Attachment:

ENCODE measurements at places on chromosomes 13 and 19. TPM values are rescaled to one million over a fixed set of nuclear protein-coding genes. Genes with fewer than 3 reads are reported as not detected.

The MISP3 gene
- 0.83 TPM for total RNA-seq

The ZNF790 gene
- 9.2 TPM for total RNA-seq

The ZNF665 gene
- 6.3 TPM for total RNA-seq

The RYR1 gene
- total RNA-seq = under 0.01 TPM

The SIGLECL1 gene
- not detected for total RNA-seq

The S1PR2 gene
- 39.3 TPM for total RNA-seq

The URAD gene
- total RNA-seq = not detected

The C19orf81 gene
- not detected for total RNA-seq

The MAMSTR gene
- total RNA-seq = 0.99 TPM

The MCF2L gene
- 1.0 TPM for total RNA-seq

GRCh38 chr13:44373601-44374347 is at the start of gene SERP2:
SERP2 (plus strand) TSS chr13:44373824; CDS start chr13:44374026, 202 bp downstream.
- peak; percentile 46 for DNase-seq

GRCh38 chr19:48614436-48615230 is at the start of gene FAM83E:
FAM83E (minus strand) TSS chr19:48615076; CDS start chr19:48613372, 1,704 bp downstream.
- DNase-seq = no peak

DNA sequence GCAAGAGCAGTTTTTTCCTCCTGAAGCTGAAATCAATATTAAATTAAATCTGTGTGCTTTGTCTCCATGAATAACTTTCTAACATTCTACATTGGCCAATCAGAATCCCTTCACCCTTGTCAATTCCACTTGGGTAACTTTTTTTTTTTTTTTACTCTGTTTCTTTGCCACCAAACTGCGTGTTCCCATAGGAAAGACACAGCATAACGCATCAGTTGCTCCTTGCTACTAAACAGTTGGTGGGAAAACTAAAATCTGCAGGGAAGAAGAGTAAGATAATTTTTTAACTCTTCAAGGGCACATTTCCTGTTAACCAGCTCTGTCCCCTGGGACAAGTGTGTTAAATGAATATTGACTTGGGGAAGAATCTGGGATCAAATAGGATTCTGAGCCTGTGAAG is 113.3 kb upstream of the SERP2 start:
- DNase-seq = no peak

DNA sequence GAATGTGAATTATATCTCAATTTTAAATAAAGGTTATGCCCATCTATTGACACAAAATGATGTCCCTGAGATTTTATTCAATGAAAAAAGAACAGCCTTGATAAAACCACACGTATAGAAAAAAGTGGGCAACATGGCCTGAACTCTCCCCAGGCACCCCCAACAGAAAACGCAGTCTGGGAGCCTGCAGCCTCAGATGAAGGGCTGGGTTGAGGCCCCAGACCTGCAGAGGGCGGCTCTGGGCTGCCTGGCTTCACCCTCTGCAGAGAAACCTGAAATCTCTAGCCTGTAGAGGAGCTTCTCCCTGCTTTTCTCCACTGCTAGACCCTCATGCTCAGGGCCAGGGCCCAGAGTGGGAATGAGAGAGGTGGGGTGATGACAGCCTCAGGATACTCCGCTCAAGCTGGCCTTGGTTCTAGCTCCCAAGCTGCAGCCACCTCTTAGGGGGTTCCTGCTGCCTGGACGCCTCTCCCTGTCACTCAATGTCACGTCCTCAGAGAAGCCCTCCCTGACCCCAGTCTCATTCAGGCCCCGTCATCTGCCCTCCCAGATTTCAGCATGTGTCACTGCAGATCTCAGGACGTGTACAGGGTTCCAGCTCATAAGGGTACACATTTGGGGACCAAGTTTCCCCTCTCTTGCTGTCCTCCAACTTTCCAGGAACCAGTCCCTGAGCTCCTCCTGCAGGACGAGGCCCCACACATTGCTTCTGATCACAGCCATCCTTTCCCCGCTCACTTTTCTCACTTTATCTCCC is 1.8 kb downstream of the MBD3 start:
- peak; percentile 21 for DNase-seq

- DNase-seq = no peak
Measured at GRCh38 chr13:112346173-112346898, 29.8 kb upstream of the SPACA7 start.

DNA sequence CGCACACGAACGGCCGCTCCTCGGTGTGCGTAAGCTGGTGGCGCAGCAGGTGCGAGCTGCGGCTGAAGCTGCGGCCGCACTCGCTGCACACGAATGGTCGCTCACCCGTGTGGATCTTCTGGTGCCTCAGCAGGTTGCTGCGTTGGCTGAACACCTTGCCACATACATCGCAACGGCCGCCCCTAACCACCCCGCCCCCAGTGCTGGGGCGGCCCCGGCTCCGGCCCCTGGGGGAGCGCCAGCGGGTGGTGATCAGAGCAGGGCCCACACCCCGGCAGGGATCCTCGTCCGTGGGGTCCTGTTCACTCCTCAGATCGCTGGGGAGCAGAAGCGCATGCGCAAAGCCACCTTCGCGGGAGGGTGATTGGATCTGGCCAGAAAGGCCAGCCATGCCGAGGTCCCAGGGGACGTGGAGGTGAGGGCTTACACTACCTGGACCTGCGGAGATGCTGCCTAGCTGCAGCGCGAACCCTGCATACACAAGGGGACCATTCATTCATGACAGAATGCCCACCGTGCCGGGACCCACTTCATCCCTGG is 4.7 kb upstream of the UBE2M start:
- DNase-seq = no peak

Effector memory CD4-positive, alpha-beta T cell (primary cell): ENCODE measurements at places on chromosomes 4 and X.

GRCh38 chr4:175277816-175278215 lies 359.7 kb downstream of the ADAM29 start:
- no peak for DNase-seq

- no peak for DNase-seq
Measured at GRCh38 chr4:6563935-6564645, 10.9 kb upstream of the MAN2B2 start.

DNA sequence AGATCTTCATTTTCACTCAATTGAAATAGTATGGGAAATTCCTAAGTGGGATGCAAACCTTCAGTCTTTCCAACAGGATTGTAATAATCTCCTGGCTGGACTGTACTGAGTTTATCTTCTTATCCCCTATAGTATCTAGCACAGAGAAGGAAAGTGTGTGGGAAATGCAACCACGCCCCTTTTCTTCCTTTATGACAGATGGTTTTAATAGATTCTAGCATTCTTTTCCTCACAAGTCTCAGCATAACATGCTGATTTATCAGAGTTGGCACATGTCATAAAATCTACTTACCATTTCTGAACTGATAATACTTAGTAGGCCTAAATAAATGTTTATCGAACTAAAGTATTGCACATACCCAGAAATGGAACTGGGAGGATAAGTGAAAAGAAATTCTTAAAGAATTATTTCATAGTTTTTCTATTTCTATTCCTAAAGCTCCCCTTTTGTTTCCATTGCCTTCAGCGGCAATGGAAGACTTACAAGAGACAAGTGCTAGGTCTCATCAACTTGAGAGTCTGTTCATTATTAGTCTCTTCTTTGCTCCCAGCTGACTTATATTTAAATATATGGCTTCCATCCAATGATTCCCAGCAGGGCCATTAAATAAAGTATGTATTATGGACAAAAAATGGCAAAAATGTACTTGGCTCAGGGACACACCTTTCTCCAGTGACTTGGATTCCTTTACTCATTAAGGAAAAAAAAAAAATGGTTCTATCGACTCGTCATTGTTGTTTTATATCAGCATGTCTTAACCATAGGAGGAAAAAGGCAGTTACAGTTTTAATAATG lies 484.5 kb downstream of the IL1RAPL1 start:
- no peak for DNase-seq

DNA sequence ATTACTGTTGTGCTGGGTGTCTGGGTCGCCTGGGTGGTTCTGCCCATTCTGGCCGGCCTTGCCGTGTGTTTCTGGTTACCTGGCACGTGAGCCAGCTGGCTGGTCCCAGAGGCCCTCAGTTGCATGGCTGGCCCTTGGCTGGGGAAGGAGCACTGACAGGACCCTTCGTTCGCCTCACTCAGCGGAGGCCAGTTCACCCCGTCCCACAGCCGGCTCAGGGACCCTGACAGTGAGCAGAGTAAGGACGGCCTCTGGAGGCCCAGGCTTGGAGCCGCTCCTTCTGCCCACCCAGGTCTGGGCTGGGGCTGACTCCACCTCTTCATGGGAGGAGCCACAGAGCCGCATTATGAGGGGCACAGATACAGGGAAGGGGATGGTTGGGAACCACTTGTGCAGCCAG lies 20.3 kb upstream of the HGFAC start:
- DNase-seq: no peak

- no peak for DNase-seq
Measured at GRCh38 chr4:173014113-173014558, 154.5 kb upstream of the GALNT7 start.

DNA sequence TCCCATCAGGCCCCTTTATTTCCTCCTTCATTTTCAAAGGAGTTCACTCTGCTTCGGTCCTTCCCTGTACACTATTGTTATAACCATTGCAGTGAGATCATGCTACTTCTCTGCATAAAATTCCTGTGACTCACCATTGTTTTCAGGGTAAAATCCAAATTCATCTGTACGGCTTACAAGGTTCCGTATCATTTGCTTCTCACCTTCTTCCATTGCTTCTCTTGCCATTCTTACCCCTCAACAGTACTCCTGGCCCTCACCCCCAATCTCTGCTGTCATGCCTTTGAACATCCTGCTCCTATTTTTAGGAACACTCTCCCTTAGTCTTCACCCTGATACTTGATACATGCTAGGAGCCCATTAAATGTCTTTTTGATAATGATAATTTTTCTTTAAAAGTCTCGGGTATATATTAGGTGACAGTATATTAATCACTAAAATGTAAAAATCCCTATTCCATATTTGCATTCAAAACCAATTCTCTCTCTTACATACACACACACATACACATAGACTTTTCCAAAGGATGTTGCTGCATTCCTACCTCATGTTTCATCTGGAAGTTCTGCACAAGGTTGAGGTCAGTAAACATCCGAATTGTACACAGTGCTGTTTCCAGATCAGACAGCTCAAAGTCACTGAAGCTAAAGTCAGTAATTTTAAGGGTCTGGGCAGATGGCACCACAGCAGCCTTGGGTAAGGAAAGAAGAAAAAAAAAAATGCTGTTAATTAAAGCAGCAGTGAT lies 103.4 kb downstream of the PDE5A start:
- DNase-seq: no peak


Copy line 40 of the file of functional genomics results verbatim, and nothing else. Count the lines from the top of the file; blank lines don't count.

Measured at GRCh38 chr4:6563935-6564645, 10.9 kb upstream of the MAN2B2 start.